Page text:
The artist Tobias Zielony visited Kyiv in 2017 for a series of conversations and portraits of the underground queer and techno scene. His series “Maskirovka” documents the complex reality of Ukrainians and the conflicting claims of diverse actors struggling to occupy the country’s contested symbolic and political space. Zielony uses the term maskirovka, commonly referring to a Russian tradition of covert warfare and military deception, to describe Russian politics toward Ukraine since the Maidan Uprising. The “hybrid war” in eastern Ukraine has never been officially declared, yet in Crimea the masked special forces, so-called “green men”, occupied Ukrainian territory. Masks also played a crucial role in protecting the Maidan protesters from tear gas, and helped to hide their identities from the authorities. The portraits and still lifes reveal the fragile and treacherous situation in which the protagonists live and act in the city in Kyiv. When we read these conversations today, we can visit a time that is past – and really not. The aftermath of the 2013 Maidan Uprising, reflected in these conversations, is still present. This war, these conversations show, has been going on for at least eight years. This is his interview with Vicky on healing.
Tobias Zielony and Vicky on Healing.
Vicky, can you briefly say what you do?
I’m a psychologist and I work for an NGO, a non-governmental organization for LGBTQI people. I also have my private practice with private clients.
You do psychoanalysis?
Psychoanalysis and psychotherapy.
How long have you been working as a therapist?
For five years.
Have you noticed changes since Maidan?
During Maidan, I was working a lot with journalists who covered the events. Those who received this initial wave, the first wave of violence, were deeply involved. From a professional perspective, I can say they weren’t ready since they were really in shock, all of them. You could see within a year after the events whether people could manage their trauma or not. Some could and some couldn’t. Also, you could see exhaustion. Tiredness. This exhaustion, I could say, is a topic not only for journalists but for most clients. You notice how important it is because it comes like a line, an obvious line of expression, which, however briefly, everyone mentions.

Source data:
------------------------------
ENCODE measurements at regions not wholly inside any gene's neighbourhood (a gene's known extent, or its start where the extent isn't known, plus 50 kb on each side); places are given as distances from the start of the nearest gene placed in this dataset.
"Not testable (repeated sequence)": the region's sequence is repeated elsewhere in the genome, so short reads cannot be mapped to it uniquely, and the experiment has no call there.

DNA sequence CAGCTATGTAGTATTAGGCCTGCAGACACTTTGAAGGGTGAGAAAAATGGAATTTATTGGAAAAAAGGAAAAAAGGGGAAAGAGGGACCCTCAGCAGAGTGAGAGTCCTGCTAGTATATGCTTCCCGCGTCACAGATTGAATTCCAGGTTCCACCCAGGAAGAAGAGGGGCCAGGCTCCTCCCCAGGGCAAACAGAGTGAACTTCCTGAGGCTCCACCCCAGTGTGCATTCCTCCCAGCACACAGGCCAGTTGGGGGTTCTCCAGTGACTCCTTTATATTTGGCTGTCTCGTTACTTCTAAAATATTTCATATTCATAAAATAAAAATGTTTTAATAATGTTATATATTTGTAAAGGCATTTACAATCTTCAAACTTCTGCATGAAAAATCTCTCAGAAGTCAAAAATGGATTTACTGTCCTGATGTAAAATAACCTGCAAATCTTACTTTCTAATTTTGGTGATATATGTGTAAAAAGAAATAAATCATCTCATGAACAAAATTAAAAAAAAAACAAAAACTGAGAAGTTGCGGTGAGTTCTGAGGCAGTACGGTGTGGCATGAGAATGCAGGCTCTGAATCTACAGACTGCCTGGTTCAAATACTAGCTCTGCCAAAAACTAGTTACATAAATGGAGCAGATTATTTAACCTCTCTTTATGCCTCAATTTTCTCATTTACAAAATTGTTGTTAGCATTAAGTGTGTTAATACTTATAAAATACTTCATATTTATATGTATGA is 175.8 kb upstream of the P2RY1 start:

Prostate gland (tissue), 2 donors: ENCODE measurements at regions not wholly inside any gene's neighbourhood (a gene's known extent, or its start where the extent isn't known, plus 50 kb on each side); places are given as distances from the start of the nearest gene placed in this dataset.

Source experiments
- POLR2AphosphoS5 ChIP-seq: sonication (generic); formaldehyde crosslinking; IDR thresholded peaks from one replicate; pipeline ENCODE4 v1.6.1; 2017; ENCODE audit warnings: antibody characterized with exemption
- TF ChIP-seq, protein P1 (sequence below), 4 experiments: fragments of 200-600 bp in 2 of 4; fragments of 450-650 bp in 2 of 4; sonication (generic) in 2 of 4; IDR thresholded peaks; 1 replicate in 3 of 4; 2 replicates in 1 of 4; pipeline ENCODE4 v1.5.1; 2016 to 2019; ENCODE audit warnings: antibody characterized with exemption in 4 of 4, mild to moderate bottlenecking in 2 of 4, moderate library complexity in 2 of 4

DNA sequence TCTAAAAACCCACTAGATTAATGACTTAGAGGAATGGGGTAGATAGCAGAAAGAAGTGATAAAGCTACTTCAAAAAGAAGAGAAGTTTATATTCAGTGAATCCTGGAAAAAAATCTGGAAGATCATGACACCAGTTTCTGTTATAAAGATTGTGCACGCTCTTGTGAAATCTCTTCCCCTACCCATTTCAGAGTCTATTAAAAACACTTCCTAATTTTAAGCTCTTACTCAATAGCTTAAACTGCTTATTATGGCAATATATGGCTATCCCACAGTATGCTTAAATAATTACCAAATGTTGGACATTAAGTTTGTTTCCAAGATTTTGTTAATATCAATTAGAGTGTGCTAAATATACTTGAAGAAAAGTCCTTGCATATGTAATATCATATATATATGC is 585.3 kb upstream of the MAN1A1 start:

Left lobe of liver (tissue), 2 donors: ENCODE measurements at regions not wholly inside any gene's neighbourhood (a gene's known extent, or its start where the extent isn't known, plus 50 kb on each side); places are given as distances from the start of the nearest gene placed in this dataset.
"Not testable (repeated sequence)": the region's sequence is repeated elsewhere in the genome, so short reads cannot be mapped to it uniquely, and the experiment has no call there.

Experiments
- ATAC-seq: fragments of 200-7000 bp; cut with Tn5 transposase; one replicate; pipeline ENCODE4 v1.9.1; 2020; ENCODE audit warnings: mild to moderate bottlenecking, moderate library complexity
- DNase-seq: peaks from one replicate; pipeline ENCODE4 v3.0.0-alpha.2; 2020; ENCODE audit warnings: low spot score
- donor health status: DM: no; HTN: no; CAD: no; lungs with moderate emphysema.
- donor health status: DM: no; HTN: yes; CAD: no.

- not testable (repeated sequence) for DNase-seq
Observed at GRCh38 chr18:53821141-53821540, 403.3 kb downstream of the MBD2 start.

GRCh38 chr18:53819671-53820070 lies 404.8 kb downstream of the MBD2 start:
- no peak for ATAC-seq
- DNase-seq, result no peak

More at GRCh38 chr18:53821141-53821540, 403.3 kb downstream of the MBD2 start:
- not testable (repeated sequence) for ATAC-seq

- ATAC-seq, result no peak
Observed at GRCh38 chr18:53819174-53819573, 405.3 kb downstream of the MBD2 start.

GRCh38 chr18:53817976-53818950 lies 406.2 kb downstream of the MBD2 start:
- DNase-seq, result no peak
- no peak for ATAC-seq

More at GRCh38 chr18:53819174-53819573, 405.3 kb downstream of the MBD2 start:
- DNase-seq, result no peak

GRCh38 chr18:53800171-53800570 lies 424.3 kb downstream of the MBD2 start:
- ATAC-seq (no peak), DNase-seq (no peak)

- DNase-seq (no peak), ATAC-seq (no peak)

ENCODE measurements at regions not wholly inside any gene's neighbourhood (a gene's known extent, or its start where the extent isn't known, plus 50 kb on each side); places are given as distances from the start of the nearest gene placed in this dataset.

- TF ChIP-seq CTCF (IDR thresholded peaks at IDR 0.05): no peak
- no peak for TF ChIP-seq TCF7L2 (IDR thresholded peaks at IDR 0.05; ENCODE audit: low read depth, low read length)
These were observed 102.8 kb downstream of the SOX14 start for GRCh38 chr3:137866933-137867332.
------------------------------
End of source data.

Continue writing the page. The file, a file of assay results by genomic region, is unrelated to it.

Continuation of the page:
Can you describe more specifically where you think this tiredness is coming from and how it manifests physically and mentally?
People were involving themselves a lot in the political struggle, and now they feel tired, not able to do as much as they did. They still feel obliged to keep going, obliged to be working. This exacerbates the other issues clients have. Because normally I didn’t have this, but now I see it again and again.
You’re sitting at home, witnessing the end of the world, but you don’t feel much because you have gone through this emotional hell before.
Are you speaking of people who were involved in an active role in the revolution? Like journalists or activists?
No. It’s about even very normal citizens. Everyone was involved, if not physically, then emotionally, especially in Kyiv. People were not prepared for what happened, nor was I, and now I feel that I have more work than I am prepared for. It’s what people come with and what they have, problems that they were not ready for. For instance I know only a few projects that are working with soldiers, and they are not richly financed, not highly professional. They are just small projects. I have many colleagues who are afraid to work on this topic, afraid to work with people with this kind of trauma.
Why do you think they’re afraid?
They are not ready, as I was not ready. They feel they will not be able to do it professionally because they will not be able to help with the trauma. I know about the situation because the NGO that I work with is running a shelter for LGBTQI people, especially those from eastern Ukraine fleeing the war. Through working with these people, I have come to know how complicated it is. My colleagues who are not involved in this kind of therapy are really astonished when I tell them about my work.
I know it’s difficult, but could you give a general picture of the situation in the Ukraine right now? You had the revolution, then the war, and things are not clearing up. Are there psychological terms for this kind of situation?
Better than a psychological term is an artistic association: you’re sitting at home, witnessing the end of the world, but you don’t feel much because you have gone through this emotional hell before. You think, here I have my heater, here I have my rifle, that’s it, I’ll drink tea and see it happening.